Ankara must honor its commitments under the 2016 migration agreement with the European Union, Home Affairs Commissioner Ylva Johansson said on Sunday in an exclusive interview with Kathimerini.
In addition, the Swedish European Commission official, who was in Greece last week for a two-day visit, reiterated his criticism of the leadership of the EU border agency Frontex, adding that the Greek government must also do more to investigate refoulement requests.
Johansson then described the Commission’s proposals for the New Pact on Migration and Asylum, which should help ease the pressure on countries of first entry, although she could not say whether a political consensus will be reached on such a sensitive issue.
Turkey must resume returns from Greece, Johansson stressed. I was very clear about this directly during my talks with the Minister of Foreign Affairs, Mr. [Mevlut] Cavusoglu, and also publicly. This is clearly part of the EU-Turkey statement, and I hope it will be part of the talks between the presidents [Ursula] von der Leyen and [Charles] Michel and president [Recep Tayyip] Erdogan, although that’s for the two presidents to decide. But both the prevention of departures and the resumption of reception of returnees are extremely important signals of Turkey’s willingness to comply with the declaration and to show goodwill for further discussions.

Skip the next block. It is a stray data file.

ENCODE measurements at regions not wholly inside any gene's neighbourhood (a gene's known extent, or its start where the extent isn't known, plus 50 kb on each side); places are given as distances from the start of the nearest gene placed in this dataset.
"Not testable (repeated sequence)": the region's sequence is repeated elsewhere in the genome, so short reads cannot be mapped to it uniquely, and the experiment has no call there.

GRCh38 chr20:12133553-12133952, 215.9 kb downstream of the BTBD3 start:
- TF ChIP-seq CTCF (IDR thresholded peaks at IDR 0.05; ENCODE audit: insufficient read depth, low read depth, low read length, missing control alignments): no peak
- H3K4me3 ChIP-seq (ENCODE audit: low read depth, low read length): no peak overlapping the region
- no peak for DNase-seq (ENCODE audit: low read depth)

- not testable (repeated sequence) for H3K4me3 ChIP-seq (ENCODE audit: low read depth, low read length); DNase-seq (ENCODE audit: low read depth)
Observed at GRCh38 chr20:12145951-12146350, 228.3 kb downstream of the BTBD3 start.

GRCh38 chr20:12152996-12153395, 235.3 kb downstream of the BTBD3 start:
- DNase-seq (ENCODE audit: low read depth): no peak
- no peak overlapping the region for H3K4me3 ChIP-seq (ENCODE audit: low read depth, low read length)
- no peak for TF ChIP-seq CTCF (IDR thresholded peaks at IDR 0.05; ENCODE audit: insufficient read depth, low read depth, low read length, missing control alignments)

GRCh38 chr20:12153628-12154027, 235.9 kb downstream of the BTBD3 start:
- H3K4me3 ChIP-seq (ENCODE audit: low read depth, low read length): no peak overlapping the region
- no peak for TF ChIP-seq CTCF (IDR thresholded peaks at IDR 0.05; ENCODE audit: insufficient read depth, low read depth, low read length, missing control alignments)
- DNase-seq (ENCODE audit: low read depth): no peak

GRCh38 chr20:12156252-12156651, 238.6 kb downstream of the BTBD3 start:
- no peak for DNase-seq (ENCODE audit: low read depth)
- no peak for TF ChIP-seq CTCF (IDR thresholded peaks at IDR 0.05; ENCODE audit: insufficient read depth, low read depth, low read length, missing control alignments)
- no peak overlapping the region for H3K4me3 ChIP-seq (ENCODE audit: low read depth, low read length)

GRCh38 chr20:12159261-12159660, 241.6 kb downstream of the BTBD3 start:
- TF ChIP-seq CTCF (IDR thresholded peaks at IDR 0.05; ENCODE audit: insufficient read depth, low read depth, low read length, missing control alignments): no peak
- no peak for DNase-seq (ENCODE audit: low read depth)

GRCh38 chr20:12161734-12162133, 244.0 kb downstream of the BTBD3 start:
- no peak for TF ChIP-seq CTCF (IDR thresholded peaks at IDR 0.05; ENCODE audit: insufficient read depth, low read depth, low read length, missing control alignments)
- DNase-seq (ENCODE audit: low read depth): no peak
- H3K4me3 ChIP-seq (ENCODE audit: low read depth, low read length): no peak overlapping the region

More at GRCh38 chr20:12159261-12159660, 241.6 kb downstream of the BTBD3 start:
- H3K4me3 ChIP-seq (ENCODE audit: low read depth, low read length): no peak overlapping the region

Johansson openly criticized the management by the executive director of Frontex, Fabrice Leggeris, of requests for refoulement at the Greek-Turkish border. A recent report by the Frontex board working group has been interpreted by some circles as a response refuting these allegations. Does Johansson agree with this interpretation? Does she think that Leggeri has done everything necessary to strengthen Frontex and protect the fundamental rights of asylum seekers?
These allegations were first reported in late October. I immediately called the executive director. I was late on a Friday evening and I asked him if Frontex had participated in push-backs, and he said no. I told him that in this case he should immediately clarify this because we could not afford this discussion. In the end, it was not until March that the matter was more or less clarified. There is a huge risk to the reputation of the agency because of this delay.